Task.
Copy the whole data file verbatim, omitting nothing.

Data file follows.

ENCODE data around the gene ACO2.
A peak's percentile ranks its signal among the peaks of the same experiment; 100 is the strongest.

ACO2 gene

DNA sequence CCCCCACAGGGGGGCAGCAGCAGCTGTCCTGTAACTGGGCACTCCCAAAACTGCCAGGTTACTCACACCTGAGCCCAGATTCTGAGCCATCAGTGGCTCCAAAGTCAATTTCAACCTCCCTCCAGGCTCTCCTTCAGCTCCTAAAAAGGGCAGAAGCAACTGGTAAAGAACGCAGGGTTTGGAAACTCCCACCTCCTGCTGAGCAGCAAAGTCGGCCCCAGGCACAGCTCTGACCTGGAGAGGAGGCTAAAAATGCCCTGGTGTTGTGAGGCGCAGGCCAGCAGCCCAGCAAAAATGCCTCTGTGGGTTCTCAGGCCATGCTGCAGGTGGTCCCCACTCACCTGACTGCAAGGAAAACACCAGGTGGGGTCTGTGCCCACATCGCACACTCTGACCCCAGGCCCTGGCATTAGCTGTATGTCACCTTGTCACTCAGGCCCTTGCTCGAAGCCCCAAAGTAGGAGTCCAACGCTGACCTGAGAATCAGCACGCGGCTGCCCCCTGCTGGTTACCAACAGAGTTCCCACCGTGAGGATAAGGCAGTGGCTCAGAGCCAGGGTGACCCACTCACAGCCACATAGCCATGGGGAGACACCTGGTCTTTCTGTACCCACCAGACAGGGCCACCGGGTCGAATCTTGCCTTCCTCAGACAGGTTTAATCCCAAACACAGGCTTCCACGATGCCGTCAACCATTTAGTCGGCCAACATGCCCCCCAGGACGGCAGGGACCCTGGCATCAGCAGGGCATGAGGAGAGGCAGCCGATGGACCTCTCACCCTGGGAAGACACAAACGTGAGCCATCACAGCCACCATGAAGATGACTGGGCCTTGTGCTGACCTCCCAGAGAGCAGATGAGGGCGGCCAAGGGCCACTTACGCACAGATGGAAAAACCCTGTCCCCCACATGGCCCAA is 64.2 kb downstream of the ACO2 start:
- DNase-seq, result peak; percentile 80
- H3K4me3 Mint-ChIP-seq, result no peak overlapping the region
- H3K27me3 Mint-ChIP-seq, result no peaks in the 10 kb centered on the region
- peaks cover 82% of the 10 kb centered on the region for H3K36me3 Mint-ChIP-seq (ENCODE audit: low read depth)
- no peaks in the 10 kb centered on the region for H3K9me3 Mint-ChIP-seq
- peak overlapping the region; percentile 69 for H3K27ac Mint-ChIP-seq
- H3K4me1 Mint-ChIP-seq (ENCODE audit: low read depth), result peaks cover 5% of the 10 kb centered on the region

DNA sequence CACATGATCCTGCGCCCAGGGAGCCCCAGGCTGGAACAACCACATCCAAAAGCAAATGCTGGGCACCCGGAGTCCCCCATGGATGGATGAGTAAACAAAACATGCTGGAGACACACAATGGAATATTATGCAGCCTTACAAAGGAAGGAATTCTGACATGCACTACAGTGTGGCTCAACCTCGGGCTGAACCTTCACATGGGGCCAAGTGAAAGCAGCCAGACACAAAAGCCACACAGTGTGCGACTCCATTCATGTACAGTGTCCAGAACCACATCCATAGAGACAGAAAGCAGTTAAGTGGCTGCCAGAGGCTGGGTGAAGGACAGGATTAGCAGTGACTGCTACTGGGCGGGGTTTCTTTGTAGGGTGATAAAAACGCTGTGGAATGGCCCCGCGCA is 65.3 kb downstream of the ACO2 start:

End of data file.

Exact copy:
ENCODE data around the gene ACO2.
A peak's percentile ranks its signal among the peaks of the same experiment; 100 is the strongest.

ACO2 gene

DNA sequence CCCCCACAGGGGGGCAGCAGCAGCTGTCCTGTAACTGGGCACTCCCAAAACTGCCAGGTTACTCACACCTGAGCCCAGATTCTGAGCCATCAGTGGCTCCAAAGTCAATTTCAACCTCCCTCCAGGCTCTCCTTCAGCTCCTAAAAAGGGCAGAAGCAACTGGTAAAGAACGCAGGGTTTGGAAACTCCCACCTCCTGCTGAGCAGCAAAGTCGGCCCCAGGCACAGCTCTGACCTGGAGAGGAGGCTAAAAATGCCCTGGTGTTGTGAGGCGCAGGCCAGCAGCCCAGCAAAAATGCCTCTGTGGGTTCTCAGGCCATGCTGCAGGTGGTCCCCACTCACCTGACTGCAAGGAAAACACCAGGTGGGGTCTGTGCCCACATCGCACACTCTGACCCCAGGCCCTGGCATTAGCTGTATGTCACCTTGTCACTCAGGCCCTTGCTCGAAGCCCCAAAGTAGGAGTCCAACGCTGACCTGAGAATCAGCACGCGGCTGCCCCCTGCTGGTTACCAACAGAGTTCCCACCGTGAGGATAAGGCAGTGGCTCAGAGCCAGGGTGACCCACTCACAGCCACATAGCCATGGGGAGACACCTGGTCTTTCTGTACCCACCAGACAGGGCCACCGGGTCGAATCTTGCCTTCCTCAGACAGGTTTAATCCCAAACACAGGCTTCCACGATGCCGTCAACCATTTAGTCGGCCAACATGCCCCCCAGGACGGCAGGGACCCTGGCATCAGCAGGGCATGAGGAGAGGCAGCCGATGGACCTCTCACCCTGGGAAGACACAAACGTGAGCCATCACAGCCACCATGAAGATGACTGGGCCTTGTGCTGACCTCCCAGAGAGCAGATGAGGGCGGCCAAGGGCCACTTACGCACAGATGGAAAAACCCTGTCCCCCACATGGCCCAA is 64.2 kb downstream of the ACO2 start:
- DNase-seq, result peak; percentile 80
- H3K4me3 Mint-ChIP-seq, result no peak overlapping the region
- H3K27me3 Mint-ChIP-seq, result no peaks in the 10 kb centered on the region
- peaks cover 82% of the 10 kb centered on the region for H3K36me3 Mint-ChIP-seq (ENCODE audit: low read depth)
- no peaks in the 10 kb centered on the region for H3K9me3 Mint-ChIP-seq
- peak overlapping the region; percentile 69 for H3K27ac Mint-ChIP-seq
- H3K4me1 Mint-ChIP-seq (ENCODE audit: low read depth), result peaks cover 5% of the 10 kb centered on the region

DNA sequence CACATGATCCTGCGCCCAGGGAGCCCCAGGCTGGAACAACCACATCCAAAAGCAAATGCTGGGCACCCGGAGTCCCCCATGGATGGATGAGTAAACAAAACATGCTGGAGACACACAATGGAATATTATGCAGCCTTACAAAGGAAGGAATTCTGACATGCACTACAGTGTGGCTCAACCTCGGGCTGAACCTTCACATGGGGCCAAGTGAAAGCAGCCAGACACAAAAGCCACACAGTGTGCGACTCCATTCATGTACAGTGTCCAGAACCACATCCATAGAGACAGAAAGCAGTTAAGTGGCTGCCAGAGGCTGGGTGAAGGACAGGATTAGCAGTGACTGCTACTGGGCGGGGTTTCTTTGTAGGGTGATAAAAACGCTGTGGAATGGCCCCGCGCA is 65.3 kb downstream of the ACO2 start: